Electrical Sciences DC Motors

  1. The EMF that is induced in the armature producing a current in the opposite direction. The induced EMF in a motor.
    Counterelectromotive force (CEMF)
  2. The CEMF produced in the armature as it rotates in the magnetic field.
    Generator action
  3. When the forefinger is pointed in the direction of the magnetic field lines (North to South), and the center finger is pointed in the direction of current flow, the thumb will point in the direction of force.
    Right-hand rule for motors
  4. Incorporated into the motor design to limit starting current to 125 to 200 percent of full load current.
    Starting resistors
  5. Force which tends to produce and maintain rotation (ft lbf).
  6. Given the magnetic field and current flow directions, determine the direction of force on a conductor using the right-hand rule.
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  7. Describe the relationship between armature current and torque produced in a DC motor
    If the armature current was reversed but the field was the same, torque would be developed in the opposite direction. Likewise, if the field polarity was reversed and the armature remained the same, torque would also be developed in the opposite direction.
  8. State the function of torque in a DC motor and how it is developed
    The function of torque in a DC motor is to provide the mechanical output needed to drive the piece of equipment that the DC motor is attached to.
  9. Describe how voltage is determined in a DC motor
    The effective voltage acting in the armature of a motor is the applied voltage, minus the counter EMF.
  10. State the function of the CEMF that is developed in a DC motor
    The CEMF opposes the applied voltage and functions to lower armature current.
  11. Describe the relationship between field current and magnetic field size in a DC motor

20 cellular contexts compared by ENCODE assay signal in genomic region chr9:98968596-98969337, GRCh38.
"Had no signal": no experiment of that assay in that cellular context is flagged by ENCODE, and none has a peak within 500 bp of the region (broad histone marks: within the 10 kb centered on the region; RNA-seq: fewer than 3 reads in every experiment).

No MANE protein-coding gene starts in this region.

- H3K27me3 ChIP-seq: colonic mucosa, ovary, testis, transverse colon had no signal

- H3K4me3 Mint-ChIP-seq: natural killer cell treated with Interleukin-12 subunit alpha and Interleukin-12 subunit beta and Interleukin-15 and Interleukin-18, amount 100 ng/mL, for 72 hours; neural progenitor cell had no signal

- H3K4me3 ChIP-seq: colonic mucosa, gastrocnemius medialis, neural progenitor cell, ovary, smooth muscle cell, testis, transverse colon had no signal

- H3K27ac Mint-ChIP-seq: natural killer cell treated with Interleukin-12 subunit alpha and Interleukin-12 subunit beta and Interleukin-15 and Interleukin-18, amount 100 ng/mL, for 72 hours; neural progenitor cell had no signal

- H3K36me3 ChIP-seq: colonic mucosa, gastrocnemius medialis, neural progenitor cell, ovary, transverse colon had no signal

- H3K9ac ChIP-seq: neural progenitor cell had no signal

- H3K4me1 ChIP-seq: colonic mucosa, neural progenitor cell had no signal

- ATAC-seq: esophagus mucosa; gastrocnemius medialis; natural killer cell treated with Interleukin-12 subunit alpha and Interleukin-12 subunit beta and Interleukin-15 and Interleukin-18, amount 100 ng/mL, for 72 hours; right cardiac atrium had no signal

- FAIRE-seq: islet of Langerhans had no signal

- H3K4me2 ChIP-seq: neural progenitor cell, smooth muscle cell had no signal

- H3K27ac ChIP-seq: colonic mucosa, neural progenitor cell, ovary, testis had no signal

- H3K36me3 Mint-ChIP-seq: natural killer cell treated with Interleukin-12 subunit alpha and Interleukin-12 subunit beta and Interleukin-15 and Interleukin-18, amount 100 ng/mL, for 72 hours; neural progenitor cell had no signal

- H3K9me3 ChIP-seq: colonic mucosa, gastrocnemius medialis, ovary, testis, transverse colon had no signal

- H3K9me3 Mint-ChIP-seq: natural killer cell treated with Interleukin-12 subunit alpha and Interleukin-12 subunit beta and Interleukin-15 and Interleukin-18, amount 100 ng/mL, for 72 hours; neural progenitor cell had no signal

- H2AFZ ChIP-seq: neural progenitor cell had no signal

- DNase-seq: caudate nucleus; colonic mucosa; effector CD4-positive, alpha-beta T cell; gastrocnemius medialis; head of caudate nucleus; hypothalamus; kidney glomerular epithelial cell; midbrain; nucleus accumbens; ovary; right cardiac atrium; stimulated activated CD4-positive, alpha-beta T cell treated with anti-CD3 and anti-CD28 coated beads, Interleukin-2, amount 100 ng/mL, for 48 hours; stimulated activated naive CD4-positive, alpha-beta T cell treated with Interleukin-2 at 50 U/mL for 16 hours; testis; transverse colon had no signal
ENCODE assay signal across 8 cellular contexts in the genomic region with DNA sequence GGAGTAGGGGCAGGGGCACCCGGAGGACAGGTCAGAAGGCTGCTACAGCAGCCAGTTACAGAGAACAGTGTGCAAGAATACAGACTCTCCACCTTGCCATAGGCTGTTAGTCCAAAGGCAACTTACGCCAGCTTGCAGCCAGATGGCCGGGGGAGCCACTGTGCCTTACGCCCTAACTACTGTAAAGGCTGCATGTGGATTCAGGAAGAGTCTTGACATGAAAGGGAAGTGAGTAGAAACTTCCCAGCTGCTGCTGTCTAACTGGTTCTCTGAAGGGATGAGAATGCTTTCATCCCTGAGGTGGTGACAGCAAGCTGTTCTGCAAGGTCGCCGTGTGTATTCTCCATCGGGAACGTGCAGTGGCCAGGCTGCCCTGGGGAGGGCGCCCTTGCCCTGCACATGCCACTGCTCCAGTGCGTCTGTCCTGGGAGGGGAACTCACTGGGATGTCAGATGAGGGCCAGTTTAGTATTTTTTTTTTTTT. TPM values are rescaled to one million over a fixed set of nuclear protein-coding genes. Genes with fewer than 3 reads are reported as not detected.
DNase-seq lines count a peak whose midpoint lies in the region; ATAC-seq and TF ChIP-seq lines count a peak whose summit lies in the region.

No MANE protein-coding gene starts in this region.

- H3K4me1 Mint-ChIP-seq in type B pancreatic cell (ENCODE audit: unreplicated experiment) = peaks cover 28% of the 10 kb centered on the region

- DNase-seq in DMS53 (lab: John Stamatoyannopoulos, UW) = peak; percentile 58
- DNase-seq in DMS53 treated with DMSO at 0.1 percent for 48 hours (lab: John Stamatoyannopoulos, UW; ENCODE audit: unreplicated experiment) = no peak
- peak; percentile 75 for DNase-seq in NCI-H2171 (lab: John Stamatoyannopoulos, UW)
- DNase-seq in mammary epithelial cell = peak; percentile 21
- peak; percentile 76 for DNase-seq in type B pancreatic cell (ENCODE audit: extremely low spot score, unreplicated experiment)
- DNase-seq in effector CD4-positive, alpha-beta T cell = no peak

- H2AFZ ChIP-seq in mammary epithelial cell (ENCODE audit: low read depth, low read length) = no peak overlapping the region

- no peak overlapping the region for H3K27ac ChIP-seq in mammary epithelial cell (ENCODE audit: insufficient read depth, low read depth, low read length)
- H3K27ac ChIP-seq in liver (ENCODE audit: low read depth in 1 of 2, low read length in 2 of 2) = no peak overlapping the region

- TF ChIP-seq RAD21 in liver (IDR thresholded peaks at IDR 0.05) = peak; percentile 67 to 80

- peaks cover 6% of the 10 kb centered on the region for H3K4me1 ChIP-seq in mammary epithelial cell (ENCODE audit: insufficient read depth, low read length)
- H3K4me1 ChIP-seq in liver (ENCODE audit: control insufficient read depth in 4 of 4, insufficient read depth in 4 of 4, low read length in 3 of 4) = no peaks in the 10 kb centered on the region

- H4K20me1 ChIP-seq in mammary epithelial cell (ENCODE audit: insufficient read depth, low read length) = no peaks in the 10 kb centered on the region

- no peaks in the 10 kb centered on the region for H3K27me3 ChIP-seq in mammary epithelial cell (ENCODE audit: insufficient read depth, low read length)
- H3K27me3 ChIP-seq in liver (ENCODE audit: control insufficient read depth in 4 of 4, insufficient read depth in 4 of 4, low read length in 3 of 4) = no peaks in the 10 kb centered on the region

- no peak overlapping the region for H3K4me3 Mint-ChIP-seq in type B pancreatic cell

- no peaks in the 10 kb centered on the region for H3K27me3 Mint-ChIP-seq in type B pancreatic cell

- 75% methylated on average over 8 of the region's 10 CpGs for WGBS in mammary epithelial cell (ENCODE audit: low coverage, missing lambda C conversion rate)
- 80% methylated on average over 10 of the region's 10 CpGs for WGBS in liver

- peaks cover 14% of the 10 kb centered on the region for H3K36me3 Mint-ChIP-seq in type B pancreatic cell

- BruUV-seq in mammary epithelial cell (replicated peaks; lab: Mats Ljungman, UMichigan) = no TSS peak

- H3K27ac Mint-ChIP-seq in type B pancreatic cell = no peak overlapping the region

An increase in field current will cause field flux to increase.
  12. Describe how the speed of a DC motor is adjusted
    • If the field flux of a DC motor is decreased, the motor speed will increase.
    • Increased torque causes the motor to increase in speed.
  13. Describe the differences in construction between a shunt-wound and a series-wound DC motor with respect to the relationship between the field and the armature windings
    • The motor is called a shunt motor because the field is in parallel, or shunts the armature.
    • The motor field windings for a series motor are in series with the armature.
  14. Describe the construction of a compound DC motor
    The compound motor is desirable for a variety of applications because it combines the characteristics of a series-wound motor and a shunt-wound motor. The compound motor has a greater torque than a shunt motor due to the series field; however, it has a fairly constant speed due to the shunt field winding.
  15. Describe the torque versus speed characteristics for a shunt-wound and a series-wound DC motor
    • A shunt-wound DC motor has a decreasing torque when speed increases
    • The torque versus speed characteristics of a series-wound motor as the speed decreases, the torque for a series-wound motor increases sharply. As load is removed from a series motor, the speed will increase sharply.
  16. Explain why starting resistors are necessary for large DC motors
    In order to reduce this very high starting current, an external resistance must be placed in series with the armature during the starting period.
  17. List the four nameplate ratings for a DC motor.
    Voltage, current, speed, and power
Card Set
Electrical Sciences DC Motors
DC Motors